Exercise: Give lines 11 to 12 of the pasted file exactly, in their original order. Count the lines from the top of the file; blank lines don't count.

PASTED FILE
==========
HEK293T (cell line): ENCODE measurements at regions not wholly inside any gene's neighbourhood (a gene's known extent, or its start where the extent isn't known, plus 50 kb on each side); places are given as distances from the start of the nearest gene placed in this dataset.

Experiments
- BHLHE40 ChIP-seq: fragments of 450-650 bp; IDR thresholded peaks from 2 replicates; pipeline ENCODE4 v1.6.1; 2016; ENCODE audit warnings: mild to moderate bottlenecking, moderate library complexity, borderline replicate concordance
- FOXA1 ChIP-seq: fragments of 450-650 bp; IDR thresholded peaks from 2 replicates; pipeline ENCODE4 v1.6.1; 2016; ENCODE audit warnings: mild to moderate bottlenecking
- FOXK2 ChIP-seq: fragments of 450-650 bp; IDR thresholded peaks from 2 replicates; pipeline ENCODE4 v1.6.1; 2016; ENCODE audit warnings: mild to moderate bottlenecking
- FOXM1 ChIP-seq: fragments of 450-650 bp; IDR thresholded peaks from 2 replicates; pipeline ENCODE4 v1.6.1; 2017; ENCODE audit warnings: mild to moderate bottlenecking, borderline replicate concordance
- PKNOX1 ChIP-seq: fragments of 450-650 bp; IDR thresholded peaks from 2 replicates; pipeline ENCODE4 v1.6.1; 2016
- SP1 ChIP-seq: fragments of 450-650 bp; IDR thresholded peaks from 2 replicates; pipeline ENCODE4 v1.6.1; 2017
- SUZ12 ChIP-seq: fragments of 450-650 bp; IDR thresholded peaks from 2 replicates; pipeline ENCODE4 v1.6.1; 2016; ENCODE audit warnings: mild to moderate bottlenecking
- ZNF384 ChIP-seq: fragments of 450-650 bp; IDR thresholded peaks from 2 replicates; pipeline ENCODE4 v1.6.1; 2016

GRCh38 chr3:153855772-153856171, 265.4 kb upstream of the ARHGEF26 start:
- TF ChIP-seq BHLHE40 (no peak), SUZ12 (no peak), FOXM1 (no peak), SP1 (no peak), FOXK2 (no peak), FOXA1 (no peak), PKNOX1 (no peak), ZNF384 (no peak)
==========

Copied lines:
GRCh38 chr3:153855772-153856171, 265.4 kb upstream of the ARHGEF26 start:
- TF ChIP-seq BHLHE40 (no peak), SUZ12 (no peak), FOXM1 (no peak), SP1 (no peak), FOXK2 (no peak), FOXA1 (no peak), PKNOX1 (no peak), ZNF384 (no peak)